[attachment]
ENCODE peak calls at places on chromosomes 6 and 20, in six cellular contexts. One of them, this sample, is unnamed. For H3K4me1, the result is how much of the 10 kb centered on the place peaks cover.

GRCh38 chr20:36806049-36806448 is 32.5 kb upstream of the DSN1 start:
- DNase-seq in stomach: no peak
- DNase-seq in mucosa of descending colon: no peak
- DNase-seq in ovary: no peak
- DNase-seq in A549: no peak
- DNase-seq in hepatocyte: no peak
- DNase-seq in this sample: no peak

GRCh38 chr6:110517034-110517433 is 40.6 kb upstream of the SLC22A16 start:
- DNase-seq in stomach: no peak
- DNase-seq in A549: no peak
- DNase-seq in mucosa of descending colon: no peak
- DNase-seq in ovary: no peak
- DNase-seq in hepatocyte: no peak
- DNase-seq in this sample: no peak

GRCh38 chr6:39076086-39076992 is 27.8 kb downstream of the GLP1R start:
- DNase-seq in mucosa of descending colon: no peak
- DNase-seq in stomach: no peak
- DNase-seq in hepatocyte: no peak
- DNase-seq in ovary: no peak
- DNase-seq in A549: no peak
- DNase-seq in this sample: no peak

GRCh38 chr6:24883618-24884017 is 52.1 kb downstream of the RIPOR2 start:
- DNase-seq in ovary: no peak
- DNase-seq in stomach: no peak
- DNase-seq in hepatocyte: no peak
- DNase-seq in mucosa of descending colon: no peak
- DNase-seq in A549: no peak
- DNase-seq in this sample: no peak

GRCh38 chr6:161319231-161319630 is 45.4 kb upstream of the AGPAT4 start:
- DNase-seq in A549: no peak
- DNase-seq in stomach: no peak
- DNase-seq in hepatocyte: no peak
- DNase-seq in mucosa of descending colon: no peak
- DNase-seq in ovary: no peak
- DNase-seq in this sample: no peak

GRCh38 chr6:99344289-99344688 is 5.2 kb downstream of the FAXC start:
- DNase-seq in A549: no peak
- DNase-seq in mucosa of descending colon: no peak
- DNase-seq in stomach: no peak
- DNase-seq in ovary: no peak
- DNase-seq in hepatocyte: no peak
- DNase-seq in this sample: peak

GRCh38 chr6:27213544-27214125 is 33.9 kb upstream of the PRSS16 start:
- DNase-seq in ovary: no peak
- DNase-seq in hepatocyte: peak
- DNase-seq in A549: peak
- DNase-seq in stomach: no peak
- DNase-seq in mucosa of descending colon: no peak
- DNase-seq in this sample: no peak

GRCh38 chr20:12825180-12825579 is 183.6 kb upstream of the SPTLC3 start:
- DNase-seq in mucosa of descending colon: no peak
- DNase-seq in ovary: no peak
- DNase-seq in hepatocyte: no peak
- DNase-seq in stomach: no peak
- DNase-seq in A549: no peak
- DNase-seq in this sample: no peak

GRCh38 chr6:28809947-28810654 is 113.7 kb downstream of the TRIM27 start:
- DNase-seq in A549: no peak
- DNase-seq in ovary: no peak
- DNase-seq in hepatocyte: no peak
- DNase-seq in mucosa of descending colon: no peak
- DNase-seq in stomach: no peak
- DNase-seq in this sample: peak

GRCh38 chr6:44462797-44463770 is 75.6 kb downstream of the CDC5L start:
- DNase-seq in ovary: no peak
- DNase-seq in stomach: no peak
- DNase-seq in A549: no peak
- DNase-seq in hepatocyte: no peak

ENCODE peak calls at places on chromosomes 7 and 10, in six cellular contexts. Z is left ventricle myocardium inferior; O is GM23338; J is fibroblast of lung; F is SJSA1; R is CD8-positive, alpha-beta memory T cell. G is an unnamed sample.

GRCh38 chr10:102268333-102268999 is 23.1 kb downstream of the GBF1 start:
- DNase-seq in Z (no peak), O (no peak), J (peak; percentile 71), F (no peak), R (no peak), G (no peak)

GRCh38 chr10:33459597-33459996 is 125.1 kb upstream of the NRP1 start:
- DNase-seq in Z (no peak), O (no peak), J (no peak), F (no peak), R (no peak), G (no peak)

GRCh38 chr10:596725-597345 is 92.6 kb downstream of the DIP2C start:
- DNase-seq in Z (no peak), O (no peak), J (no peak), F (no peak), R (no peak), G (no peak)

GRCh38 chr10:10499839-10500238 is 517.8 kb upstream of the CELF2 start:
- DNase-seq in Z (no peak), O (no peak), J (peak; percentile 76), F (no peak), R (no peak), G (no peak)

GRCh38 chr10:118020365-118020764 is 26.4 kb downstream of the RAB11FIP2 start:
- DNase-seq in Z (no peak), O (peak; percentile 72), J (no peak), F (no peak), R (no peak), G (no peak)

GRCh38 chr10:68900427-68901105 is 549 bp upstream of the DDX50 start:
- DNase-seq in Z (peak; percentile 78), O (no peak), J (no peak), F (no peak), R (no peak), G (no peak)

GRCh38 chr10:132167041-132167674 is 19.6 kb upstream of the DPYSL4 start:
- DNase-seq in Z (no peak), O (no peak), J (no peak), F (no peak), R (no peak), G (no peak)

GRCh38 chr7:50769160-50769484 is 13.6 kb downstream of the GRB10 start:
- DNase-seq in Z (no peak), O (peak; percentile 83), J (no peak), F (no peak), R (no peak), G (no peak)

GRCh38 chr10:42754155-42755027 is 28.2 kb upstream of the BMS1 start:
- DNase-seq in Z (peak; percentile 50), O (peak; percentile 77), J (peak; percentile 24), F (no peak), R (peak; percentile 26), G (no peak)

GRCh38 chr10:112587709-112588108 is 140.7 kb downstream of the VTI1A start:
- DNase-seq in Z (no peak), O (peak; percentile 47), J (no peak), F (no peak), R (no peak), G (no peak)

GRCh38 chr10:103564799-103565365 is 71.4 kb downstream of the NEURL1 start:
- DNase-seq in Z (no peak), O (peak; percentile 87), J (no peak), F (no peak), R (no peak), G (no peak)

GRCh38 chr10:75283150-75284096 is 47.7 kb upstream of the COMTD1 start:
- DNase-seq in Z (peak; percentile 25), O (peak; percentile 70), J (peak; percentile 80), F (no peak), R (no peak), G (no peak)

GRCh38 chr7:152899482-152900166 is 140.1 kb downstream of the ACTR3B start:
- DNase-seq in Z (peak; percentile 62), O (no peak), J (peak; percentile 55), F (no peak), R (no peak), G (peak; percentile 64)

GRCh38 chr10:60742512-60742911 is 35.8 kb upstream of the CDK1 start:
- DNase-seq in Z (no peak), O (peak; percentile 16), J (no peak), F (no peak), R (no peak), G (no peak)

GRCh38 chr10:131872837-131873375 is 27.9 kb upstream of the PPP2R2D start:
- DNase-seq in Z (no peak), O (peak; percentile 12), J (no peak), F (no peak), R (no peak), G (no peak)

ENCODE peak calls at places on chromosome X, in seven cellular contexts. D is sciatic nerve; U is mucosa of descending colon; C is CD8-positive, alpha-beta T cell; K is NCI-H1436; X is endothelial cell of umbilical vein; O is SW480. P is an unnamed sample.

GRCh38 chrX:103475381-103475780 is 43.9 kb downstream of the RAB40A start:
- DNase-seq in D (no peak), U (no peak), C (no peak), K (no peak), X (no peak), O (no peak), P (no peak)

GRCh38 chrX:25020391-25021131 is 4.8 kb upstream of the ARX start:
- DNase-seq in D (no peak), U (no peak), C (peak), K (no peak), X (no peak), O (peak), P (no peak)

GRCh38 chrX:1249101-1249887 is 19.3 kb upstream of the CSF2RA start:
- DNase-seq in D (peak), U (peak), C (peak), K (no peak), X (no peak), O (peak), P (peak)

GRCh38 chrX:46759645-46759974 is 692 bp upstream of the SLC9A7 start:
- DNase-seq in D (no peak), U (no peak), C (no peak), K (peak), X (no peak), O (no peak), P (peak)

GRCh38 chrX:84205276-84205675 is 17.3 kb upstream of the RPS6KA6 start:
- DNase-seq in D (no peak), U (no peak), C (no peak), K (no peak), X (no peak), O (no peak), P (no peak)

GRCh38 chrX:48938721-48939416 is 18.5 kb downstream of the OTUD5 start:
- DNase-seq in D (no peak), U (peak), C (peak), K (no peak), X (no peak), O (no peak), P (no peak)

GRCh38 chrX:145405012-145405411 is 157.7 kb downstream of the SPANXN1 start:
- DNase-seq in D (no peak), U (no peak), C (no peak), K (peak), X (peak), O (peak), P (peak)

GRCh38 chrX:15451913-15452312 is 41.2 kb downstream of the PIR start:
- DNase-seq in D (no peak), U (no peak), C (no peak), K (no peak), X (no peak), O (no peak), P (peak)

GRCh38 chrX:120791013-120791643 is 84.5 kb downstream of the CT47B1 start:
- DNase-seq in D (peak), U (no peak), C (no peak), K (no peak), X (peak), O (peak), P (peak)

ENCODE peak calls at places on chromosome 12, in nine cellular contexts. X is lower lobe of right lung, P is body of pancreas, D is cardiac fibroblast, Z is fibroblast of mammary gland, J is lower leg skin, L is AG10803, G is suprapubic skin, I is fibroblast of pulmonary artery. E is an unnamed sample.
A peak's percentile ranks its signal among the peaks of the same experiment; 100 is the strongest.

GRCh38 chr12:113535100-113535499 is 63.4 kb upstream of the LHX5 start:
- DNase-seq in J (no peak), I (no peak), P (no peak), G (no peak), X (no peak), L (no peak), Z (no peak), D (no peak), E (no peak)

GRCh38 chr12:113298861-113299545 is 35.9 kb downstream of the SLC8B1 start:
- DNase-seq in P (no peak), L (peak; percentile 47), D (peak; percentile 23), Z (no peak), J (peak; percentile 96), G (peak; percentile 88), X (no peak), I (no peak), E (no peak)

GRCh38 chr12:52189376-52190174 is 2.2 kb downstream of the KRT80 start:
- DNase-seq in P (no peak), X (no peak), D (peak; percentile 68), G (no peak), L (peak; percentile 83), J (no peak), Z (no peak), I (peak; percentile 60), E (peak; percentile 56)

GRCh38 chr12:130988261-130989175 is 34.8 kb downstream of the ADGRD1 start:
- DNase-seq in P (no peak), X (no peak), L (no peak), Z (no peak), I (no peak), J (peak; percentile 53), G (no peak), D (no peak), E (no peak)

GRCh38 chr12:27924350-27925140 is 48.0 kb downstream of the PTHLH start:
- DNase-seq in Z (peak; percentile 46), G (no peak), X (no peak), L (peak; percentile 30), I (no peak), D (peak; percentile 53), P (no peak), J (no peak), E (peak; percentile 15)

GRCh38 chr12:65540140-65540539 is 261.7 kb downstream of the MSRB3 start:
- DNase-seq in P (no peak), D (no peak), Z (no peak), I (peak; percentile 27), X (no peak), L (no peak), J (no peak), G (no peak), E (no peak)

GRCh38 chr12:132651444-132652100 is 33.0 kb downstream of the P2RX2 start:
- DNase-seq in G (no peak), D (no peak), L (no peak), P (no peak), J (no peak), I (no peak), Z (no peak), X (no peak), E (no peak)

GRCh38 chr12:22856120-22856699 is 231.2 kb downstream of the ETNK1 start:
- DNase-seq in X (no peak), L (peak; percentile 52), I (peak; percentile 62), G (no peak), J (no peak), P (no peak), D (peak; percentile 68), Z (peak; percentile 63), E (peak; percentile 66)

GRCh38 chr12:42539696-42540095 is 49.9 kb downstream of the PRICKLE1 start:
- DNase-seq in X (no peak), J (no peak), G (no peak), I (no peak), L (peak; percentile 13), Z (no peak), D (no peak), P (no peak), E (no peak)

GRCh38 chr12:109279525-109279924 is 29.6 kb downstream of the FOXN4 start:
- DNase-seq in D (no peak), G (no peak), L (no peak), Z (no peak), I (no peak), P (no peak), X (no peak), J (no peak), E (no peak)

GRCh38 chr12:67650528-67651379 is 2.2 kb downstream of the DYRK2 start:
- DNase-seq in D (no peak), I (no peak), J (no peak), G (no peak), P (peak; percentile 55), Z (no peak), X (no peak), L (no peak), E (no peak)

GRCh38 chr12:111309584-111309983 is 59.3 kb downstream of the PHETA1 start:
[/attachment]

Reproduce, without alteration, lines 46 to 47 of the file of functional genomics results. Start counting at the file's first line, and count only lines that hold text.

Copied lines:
- DNase-seq in hepatocyte: peak
- DNase-seq in A549: peak